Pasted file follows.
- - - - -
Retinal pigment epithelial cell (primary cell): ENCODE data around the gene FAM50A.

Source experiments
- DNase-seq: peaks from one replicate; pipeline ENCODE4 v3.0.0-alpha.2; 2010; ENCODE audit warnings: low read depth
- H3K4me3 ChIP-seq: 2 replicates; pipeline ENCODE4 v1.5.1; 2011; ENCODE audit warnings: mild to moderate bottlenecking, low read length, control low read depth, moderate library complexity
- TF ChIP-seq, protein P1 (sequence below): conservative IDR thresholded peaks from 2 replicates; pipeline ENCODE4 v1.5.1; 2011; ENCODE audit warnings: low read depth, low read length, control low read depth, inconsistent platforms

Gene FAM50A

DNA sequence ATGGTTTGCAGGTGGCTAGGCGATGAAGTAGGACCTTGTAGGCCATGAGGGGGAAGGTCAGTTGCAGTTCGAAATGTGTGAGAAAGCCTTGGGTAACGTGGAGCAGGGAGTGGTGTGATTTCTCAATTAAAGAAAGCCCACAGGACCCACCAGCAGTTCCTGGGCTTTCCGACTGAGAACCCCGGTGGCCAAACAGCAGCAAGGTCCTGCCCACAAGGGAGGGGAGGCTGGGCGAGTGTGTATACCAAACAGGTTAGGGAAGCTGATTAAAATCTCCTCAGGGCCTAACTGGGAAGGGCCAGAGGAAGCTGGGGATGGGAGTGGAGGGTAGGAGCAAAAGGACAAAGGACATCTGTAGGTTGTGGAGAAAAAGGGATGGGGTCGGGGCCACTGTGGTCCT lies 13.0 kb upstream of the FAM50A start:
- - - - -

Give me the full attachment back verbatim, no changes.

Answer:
Retinal pigment epithelial cell (primary cell): ENCODE data around the gene FAM50A.

Source experiments
- DNase-seq: peaks from one replicate; pipeline ENCODE4 v3.0.0-alpha.2; 2010; ENCODE audit warnings: low read depth
- H3K4me3 ChIP-seq: 2 replicates; pipeline ENCODE4 v1.5.1; 2011; ENCODE audit warnings: mild to moderate bottlenecking, low read length, control low read depth, moderate library complexity
- TF ChIP-seq, protein P1 (sequence below): conservative IDR thresholded peaks from 2 replicates; pipeline ENCODE4 v1.5.1; 2011; ENCODE audit warnings: low read depth, low read length, control low read depth, inconsistent platforms

Gene FAM50A

DNA sequence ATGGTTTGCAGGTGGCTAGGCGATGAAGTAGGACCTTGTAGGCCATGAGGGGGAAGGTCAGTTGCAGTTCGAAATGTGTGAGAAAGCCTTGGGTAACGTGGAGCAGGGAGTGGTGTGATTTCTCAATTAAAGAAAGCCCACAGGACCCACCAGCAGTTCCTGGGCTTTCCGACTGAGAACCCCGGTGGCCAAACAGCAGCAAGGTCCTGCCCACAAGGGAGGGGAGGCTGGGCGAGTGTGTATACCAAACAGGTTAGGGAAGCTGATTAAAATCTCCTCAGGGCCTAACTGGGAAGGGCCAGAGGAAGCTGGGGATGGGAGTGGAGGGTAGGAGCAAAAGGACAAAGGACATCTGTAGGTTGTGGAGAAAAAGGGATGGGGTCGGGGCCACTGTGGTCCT lies 13.0 kb upstream of the FAM50A start: